The government's denial of institutional racism shows how deep it goes
After Covid-19 victims of colour filled up morgues in the UK more than twice as quickly as their white counterparts during this pandemic, the government have declared the UK is a model for the world on racial equality
60 per cent of the first NHS doctors and nurses to die from Covid-19 were Black or brown despite making up less than 20 per cent of the British population. If white people died at the same rate as Black people during the first wave of the pandemic, there would have been 58,000 more Covid-19 related deaths in England and Wales alone. It was on this backdrop, and in the aftermath of the killing of George Floyd, that hundreds of thousands of Brits took to the streets - declaring "Black lives matter", peacefully protesting for equality. And, off the back of that, the government claimed it would launch a review into racial inequality in this country.
If you’ve lost count of the number of reviews into racism in the UK over recent years, nobody would blame you. There was the Joint Committee on Human Rights Report 2020 on Black people, Racism, and Human Rights. The Windrush Review 2020. The Timpson Review 2019. The Lammy Review 2017. McGregor-Smith Review 2017. The Angiolini Review 2017. The Parker Review 2017. And if we jump back a few decades, even the Macpherson Report 1999.
Report after report on the UK’s issues around institutional and structural racism. Recommendation after recommendation on what needs to happen to tackle institutional and structural racism. Promise after promise to take institutional and structural racism seriously. Yet the recommendations are never comprehensively implemented. You need only turn on the radio to hear David Lammy, Shadow Secretary of State for Justice and Shadow Lord Chancellor, to hear his dismay that his recommendations in the Lammy report have not been taken up while the situation deteriorates in the criminal justice system. And now, there’s a new kid on the block - the Sewell Report 2021. However, unlike its more learned predecessors, it claims institutional racism doesn’t exist.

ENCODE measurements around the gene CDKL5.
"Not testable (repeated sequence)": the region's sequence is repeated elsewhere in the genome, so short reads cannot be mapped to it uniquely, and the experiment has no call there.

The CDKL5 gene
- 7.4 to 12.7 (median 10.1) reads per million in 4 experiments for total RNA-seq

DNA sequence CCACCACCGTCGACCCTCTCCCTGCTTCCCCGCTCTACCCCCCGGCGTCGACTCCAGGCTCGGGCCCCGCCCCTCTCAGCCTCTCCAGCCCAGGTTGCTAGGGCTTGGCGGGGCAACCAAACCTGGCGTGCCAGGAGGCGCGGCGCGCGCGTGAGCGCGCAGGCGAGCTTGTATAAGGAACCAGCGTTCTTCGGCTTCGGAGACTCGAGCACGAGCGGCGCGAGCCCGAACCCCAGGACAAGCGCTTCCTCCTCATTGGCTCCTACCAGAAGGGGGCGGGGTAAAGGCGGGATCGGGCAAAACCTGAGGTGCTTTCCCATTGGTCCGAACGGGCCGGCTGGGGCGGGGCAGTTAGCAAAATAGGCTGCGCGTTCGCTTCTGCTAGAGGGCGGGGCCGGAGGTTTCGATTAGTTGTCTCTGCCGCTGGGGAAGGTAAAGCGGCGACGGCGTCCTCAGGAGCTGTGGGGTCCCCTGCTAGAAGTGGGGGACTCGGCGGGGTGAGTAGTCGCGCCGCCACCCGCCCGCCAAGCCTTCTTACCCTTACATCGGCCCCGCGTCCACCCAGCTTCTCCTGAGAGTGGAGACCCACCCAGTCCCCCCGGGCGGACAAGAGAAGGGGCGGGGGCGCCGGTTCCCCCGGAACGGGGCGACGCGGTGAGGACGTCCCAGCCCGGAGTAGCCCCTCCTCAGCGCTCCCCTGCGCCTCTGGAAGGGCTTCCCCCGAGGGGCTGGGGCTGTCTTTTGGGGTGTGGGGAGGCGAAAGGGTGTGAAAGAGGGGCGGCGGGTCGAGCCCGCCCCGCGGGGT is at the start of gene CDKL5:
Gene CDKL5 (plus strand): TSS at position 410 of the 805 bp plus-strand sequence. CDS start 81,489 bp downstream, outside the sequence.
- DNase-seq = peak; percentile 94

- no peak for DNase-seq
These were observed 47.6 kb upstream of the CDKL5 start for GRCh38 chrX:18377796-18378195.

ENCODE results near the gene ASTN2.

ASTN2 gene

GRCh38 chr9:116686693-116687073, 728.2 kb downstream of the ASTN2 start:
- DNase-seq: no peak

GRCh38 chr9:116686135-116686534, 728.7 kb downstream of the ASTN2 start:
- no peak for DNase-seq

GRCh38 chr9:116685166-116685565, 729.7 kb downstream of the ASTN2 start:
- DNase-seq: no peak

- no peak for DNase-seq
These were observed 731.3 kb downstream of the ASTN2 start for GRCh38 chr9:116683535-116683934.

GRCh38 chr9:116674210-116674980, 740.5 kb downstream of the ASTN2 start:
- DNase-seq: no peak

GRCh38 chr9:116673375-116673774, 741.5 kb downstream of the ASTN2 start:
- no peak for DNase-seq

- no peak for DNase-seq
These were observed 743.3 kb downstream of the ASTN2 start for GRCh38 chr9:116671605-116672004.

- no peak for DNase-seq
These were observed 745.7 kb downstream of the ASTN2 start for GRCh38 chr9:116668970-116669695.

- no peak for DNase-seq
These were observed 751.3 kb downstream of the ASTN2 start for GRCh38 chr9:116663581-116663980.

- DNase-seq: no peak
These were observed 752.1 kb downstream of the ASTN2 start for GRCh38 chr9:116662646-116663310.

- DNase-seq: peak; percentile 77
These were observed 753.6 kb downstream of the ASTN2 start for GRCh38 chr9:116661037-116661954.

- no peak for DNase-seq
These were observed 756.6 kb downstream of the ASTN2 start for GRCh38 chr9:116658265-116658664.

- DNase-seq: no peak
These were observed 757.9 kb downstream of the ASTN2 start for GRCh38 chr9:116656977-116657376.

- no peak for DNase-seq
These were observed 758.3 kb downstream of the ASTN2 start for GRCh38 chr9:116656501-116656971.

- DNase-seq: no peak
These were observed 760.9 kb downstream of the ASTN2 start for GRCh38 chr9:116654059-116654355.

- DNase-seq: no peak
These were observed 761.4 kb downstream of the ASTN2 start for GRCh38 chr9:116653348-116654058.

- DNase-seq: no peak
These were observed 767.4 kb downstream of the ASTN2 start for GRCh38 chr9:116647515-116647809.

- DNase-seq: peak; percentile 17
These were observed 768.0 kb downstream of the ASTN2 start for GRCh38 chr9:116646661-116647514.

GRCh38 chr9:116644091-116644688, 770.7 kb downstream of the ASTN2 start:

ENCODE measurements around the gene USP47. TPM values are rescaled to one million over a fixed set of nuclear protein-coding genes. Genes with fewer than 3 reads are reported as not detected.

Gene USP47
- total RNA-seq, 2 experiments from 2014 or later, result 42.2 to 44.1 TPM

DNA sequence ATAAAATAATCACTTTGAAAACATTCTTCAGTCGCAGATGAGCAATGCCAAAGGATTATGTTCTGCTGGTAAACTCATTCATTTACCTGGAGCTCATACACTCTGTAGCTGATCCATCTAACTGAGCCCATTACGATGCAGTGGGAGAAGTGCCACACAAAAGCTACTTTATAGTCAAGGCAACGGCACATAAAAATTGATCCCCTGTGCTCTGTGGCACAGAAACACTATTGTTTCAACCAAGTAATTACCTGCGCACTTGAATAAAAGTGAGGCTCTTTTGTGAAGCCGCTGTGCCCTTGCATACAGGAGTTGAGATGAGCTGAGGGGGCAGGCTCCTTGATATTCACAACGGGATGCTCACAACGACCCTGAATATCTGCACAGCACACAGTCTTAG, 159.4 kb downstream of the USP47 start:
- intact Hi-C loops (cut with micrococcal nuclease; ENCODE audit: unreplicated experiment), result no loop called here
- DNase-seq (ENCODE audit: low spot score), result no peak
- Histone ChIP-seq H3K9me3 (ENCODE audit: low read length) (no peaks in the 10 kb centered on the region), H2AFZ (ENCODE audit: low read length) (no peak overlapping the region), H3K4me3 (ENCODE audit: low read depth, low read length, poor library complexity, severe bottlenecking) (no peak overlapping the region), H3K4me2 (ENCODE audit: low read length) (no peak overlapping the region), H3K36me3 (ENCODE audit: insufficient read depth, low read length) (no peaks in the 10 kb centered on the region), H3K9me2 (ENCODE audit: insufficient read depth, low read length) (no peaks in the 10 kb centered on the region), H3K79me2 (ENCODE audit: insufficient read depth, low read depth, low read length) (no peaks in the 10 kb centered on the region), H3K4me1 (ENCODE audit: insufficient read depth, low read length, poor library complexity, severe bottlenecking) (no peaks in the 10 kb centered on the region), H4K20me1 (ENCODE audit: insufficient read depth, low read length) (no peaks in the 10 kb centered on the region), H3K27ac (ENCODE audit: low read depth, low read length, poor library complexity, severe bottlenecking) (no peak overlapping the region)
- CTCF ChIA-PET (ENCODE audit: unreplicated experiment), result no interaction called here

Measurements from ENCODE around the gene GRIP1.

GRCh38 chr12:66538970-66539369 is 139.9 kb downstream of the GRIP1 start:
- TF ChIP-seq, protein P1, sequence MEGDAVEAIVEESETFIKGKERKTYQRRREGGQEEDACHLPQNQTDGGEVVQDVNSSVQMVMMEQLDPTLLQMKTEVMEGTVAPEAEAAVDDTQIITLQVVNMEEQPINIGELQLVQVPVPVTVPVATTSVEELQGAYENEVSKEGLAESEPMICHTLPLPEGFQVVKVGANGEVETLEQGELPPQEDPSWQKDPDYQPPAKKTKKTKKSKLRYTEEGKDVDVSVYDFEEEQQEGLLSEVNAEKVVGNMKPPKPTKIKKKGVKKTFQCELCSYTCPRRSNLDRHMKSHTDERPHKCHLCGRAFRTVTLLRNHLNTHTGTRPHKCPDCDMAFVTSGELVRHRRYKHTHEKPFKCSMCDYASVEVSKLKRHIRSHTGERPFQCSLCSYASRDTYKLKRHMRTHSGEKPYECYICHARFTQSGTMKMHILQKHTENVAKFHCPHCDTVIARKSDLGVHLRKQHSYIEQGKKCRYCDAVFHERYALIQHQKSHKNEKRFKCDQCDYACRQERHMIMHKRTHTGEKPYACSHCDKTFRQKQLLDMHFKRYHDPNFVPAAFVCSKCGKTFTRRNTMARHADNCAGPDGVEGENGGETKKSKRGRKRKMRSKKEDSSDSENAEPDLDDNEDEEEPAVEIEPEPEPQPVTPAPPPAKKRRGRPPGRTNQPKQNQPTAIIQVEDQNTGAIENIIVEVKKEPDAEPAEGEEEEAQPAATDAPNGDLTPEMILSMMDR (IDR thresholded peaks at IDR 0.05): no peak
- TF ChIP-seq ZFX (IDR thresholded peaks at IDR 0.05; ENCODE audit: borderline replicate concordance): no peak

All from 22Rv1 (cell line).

The 258-page report from the Commission on Race and Ethnic Disparities, led by a man that already believed institutional racism didn't exist, claims that it is socio-economic, cultural, and religious factors that create racial inequality - not racism. If we park the dodgy logic of that for a moment (namely, surely the root cause of the socio-economic inequality comes from somewhere?), the report claims that “overt” racism still exists - which seems to suggest smoke without fire, and crosses into victim blaming.
And the mental gymnastics don't end there; sections of the report actively attempt to sanitise, and even glorify, aspects of deadly and genocidal colonialism. “There is a new story about the Caribbean experience,” the report says, “which speaks to the slave period not only being about profit and suffering but how culturally African people transformed themselves into a re-modelled African/Britain." The government trying to rebrand slavery as "the Caribbean experience", as if it's some sort of holiday cruise, is beyond even my wildest expectations. Black people were torn from Africa, taken on ships, and brought across the Atlantic. The slaves that survived the journey and that weren't thrown overboard were met with forced labour, torture, mutilation, rape, and murder. So, on behalf of my Jamaican ancestors who were enslaved at the hands of the British Empire: the person that wrote that can go fuck themselves.